Why did many Europeans "turn Turk," but few Turks turned European?

I am, as always, reading about pirates, and particularly the so-called “Barbary pirates.” Many of the famous Barbary pirates were in fact born European and Christian, like Aruj and Hezir (Kheireddin) Barbarossa. Simon de Danser is another famous example, a Danish prisoner of the Barbary corsairs who adopted Islam and introduced European sailing rigs to his captors around 1600, thus enabling them to raid into the Atlantic as far north as Iceland. The European who “turned Turk” was such a well-known figure that Rafael Sabatini wrote a novel, The Sea Hawk about an Englishman who joins the Barbary pirates.

But I don’t think I’ve ever heard of a Turkish (or Arab or Berber) prisoner of the Europeans who converted and terrorized his own people. Did such a thing ever happen? And if not, why not?

The only explanation that comes to my mind, a mere guess, is that there were just a lot more European slaves who had the opportunity to convert. If Davis’s Christian Slaves, Muslim Masters is correct, there were slightly over a million Christians, mostly European, enslaved by the Barbary corsairs over the course of several centuries. I don’t know how many Muslim slaves were taken by Europeans over the same period. Certainly the Knights Hospitallers took some, and then I guess the Spanish and Portuguese would have enslaved some portion of the populations of Ceuta, Oran, Tunis, Algiers, and other North African cities that they briefly controlled. Still, I am guessing that the total Muslim slaves captured by Europeans numbered substantially fewer than a million.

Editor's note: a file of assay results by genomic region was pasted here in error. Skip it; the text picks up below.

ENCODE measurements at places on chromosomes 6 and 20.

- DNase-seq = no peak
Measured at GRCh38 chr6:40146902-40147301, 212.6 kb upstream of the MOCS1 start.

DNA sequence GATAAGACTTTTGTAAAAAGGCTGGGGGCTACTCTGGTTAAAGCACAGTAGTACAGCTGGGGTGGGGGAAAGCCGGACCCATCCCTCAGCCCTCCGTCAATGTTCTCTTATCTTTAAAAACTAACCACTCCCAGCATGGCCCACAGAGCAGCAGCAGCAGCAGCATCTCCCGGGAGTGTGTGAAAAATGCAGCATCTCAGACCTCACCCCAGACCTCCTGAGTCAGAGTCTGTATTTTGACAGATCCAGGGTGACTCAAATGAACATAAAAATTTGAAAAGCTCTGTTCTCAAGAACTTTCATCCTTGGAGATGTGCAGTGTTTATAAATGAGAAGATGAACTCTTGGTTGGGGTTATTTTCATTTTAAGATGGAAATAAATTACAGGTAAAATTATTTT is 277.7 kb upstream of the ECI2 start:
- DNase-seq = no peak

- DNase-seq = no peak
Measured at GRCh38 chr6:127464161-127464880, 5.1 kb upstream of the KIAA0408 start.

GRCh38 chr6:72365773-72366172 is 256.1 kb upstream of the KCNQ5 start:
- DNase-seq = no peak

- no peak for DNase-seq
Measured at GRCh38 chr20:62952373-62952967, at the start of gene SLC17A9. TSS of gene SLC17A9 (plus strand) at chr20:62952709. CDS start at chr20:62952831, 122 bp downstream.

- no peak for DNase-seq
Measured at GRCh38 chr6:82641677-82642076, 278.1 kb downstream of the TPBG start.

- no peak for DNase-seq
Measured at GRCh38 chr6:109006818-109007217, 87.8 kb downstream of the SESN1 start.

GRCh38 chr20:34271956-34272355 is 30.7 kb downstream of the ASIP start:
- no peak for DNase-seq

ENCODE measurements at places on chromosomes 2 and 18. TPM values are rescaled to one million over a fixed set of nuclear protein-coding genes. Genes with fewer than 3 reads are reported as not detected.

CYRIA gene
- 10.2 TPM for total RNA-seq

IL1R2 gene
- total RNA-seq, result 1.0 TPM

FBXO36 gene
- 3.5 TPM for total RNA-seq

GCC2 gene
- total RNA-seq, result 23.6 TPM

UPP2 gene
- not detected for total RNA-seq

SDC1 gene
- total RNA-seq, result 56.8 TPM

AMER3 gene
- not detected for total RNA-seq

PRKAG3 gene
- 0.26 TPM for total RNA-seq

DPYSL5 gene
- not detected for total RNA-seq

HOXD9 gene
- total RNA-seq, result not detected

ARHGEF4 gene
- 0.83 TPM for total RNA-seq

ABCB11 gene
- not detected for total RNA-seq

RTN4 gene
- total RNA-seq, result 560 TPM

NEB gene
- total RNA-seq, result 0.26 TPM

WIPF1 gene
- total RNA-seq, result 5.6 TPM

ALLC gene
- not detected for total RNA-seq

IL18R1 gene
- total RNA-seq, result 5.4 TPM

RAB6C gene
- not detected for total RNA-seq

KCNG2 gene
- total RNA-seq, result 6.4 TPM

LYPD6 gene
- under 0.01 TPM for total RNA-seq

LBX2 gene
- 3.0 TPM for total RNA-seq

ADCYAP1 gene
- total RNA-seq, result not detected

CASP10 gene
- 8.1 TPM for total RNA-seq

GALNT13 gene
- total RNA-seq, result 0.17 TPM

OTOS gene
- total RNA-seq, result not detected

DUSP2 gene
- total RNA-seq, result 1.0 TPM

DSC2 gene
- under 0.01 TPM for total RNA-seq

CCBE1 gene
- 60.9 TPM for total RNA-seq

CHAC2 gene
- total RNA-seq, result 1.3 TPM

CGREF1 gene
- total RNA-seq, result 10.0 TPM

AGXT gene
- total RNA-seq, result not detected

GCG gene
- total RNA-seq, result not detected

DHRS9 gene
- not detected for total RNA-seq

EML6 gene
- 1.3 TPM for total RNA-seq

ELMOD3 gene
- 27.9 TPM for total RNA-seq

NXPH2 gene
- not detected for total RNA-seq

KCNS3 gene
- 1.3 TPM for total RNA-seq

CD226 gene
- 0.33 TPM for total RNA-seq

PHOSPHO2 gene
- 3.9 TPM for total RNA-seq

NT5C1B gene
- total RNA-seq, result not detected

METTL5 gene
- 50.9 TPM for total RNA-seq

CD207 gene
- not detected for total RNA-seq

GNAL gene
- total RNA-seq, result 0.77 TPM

Another odd thing is that I haven’t heard of Europeans turning Turk after the early 17th century. Did “turning Turk” go out of fashion, and if so, why?

In their case, they weren’t. Both of them were born on Lesbos to a Turkish Muslim father and a Greek Orthodox mother, and raised in what’s now Greece, but was at the time, Ottoman territory. Their father was, in fact, one of the soldiers who had fought to capture Lesbos from Genoa, and had been given land in return for his service.

Maybe the Europeans wouldn’t have them, whereas the Turks weren’t quite so snobby?

I had previously only read that they were Greek Christians, but Wikipedia says you’re right.

Maybe Murat Rais the Younger and Uluj Ali would be better examples than the Barbarossas.

One could hypothesize that the relative social mobility in the Ottoman regime might explain things well enough, including openness to non-Muslims in state service. How many Christian European examples can one point to of slaves be promoted up to Admiral level functions, or even governors of important provinces. This seems to be a fairly common phenomena with the Ottomans. It seems from the profiles that a modicum of military or other expertise was sufficient in Ottoman service to get one promoted, whereas Christian Europe seems generally dominated by an attachment to blood nobility.

This, basically. Europeans “turned Turk” because they could. Ottoman & North African societies were very open to military “slaves” rising into social, military and economic power - the Janissary system of recruitment more or less guaranteed it.

Europe had nothing similar. Muslim slaves could not become European generals and admirals.

Eventually, as Europeans became famous (or infamous) for their military skills, you find the same thing happening all over the place - particularly in India and SE Asia, where European adventurers teaching “modern” infantry tactics rise in power in local societies.